You’ll remember from part 8 that Jack and I were trying to get out of Unuyi
“Hey taxi driver, take us to the road block” the taxi driver warned us it would be expensive, it was risky taking people to the roadblock. As we approached the road block which was made up of a few stones in the middle of the road, local people jumped in to action and started walking towards the taxi. They let Jack and I go, but the taxi driver was forced to walk back in to town and leave his taxi at the road block. We felt bad for a while but this was our only chance to escape. To add some context, the roadblock was about a mile out of town then if you were lucky to make it past that then there were concentric rings of blocks further out. Apparently they start the road blocks far from town and as part of the negotiations they bring it closer to town.
We’d been walking for half an hour, it was edging closer to the middle of the day and the heat was cranking up. In complete contrast to a few days before when we were walking in to town in freezing cold, we were now leaving town in the blistering heat. Looking back at the city you could really see how isolated of a location Unuyi is, there’s just a small metropolis popping out of the arid desert. It was becoming ever apparent that we hadn’t brought enough water, we were rapidly running out and we had no idea how long we would be walking for.
During the walk a few cars passed us with protesters in, but there was no interaction just curious stares from the locals who must have been thinking “look at those stupid gringos walking through the desert”. Picture a film scene where the heroes are walking through an apparently uninhabited city after a world ending event and on the building above them there are eyes just watching in silence, well that was me and jack as we walked through a gorge in the road. The road itself was strewn with stones and on the hilltops just a hint of people watching, until a bold boy of no more than ten openly stood on the edge of the cliff silently watching me and Jack whilst menacingly handling a rock. The pace quickened. After about two hours of walking, we saw a coach!! We saw a coach and a driver, he couldn’t get any closer but he was staying here until enough people found the coach….that worked for me and Jack. Over time more and more people turned up, buoyed by the energy of finding the coach many people excitidely shared stories of their escape from Unuyi. The drama did now end.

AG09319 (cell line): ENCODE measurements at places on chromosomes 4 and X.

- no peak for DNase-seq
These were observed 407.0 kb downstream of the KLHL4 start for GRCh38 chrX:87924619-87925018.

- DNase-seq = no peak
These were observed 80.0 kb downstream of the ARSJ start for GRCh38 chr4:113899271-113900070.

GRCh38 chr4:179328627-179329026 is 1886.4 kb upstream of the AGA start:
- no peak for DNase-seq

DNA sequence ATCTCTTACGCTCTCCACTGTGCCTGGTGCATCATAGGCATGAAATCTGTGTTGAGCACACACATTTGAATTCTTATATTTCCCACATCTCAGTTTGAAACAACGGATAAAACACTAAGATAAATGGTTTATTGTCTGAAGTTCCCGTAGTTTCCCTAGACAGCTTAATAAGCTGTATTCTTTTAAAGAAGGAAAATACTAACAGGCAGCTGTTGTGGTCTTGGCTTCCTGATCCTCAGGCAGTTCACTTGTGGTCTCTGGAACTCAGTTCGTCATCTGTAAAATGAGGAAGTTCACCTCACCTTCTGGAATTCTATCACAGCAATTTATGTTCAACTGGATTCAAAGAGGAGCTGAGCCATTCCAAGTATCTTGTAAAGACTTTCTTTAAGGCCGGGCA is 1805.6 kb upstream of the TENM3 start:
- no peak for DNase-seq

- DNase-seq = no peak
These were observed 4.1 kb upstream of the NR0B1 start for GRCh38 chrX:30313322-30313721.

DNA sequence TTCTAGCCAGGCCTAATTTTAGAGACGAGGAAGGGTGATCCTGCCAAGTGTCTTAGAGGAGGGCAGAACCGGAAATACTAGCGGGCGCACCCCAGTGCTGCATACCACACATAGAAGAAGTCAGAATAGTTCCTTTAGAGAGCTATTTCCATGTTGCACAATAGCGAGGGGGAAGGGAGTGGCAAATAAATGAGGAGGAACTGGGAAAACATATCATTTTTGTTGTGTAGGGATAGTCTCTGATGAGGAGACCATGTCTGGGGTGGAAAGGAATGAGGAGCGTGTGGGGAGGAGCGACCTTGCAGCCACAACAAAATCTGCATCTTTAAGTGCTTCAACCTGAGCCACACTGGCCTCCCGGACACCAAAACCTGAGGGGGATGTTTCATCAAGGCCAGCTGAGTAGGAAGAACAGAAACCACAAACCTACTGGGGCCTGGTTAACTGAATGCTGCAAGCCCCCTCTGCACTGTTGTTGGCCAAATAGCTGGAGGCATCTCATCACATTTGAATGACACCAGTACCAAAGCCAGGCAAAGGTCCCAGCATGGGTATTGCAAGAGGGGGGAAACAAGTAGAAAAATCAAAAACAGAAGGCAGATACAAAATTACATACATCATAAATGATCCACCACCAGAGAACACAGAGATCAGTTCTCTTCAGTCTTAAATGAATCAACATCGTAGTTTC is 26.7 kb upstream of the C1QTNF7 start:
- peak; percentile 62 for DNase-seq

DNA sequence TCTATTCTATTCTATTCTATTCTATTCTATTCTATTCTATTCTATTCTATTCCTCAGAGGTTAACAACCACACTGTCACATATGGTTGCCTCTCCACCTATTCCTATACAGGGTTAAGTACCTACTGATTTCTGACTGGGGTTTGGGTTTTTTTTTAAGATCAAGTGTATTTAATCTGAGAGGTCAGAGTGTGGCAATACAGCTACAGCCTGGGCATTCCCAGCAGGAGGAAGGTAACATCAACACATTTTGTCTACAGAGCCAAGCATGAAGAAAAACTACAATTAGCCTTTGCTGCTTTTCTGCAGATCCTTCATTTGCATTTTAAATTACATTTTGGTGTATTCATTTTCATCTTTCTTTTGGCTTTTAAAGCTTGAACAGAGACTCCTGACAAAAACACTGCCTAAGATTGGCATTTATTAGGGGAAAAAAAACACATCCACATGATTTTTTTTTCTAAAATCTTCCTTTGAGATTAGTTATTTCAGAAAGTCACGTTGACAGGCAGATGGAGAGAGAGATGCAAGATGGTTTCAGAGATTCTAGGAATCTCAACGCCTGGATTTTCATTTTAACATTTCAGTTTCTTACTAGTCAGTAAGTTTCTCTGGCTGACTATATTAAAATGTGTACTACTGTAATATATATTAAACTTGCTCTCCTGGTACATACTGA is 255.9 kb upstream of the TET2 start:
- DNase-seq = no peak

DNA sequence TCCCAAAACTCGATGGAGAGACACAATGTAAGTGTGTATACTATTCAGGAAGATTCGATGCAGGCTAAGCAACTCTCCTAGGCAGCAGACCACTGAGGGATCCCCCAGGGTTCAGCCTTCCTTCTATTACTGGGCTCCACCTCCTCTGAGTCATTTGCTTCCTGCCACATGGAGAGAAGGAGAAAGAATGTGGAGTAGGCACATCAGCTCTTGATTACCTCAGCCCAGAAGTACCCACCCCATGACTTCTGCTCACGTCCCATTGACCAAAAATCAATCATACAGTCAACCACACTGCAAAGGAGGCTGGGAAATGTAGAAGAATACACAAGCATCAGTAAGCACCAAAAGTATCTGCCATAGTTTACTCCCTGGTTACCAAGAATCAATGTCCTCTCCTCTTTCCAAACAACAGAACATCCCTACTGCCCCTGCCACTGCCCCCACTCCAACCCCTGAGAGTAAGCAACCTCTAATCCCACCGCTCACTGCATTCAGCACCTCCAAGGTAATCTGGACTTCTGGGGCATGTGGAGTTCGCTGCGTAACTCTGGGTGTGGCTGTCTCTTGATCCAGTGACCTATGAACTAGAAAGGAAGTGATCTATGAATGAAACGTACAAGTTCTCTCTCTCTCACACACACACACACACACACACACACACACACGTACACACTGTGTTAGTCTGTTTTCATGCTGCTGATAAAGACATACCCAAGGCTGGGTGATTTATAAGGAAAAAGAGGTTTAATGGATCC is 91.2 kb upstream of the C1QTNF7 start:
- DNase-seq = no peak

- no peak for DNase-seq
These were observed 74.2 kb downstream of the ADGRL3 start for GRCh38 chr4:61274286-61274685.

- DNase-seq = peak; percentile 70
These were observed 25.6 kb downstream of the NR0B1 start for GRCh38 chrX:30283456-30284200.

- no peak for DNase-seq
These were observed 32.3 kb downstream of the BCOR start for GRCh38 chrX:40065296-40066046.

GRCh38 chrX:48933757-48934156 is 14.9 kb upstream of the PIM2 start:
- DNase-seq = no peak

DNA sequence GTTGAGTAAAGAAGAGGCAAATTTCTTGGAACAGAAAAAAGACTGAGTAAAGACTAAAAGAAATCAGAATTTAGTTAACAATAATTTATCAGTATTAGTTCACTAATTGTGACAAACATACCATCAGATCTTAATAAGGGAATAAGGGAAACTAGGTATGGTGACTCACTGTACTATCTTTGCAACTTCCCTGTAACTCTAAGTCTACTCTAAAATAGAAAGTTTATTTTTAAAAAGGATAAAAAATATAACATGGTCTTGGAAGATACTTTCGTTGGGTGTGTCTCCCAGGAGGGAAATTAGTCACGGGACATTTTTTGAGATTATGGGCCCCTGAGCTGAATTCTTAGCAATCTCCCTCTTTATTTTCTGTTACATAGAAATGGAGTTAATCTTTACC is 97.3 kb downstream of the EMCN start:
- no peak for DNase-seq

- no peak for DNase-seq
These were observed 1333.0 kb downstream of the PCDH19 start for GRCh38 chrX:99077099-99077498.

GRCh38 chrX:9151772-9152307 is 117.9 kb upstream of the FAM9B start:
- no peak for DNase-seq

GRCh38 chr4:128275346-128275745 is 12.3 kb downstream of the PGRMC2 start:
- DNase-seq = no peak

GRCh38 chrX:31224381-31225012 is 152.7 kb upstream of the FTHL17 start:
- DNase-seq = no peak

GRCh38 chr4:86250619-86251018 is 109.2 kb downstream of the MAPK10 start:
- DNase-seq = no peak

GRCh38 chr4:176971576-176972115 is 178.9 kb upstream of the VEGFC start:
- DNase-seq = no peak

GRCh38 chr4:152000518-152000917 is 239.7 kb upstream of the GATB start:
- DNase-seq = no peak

About 15 of us were sitting on the coach when the driver jumped on and drove about a quarter of a mile, it turns out the road block locals were coming for the coach but at the same time there were still people making their way out of town, again like a movie scene we had people running for the coach followed by a cool wave of “the enemy” slowly walking to the coach. The driver was off the coach with the engine running, shouting, “venga, rapido” the problem being, we didn’t know who were escapees and who were the protesters but eventually the breathless passengers got on reigniting the conversations about escape, the driver put his foot to the floor and in a cloud of dust we’d escaped Unuyi and we were on our way to La Paz….La Paz….and I thought Unuyi was bad if I was going to name the movies it would be Bolivia: Escape from Unuyi and La Paz.
We got to La Paz in the middle of the night, the bus station was quiet. The rain was coming down quite heavy and Jack and I didn’t fancy a wander through the streets. We got a cab to the Loki Hostel in La Paz, it was a few nights before Christmas so we were very pleased to find that we were staying in an empty ten person dorm!!! We went straight to bed ready to explore La Paz the next day.
When we woke and all signs of the rain were gone and it looked like a lovely day. We had no plans so we literally just walked, we walked to the station then to the stadium, up hills through markets and my first impression was that La Paz was ok, it was the first city we’d been to that didn’t have a “European” feel to it.
We planned out our next couple of days, we were going to ride death road, watch a football match, celebrate Christmas then move on, it didn’t go to plan.
Jack got ill I got ill, our room was no longer just me and Jack. I got drunk then had to right off a day due to hangover and generally the town after hearing and seeing all the pick pockets didn’t feel safe.
The highlights were though, finding miserable German from Unuyi WORKING at our hostel. He was very odd but much more happy that we’d last seen him, over time we ran in to one or two of the other Germans. They had a karaoke, obviously I smashed it. We met a couple of Australians. I made friends with a Bolivian, but we were too ill to go to football and Jack was too ill to ride death road.
Once we got the other side of Christmas we packed up our things and made our way to Lake Titicaca. That’s when I decided to start making my way back to Europe, so after one night at Lake Titicaca Jack and I had breakfast and got on separate coaches……Jack was heading to the paradise of the floating islands with our German friend Ben…..I was heading for numerous days travel which would eventually leave me in Sweden (including 24 hours on a coach in Peru sitting next to a above average size man :()
I got back to Sweden though and spent a great time there including some skiing, then eventually got back to England…..THE END (I swear)
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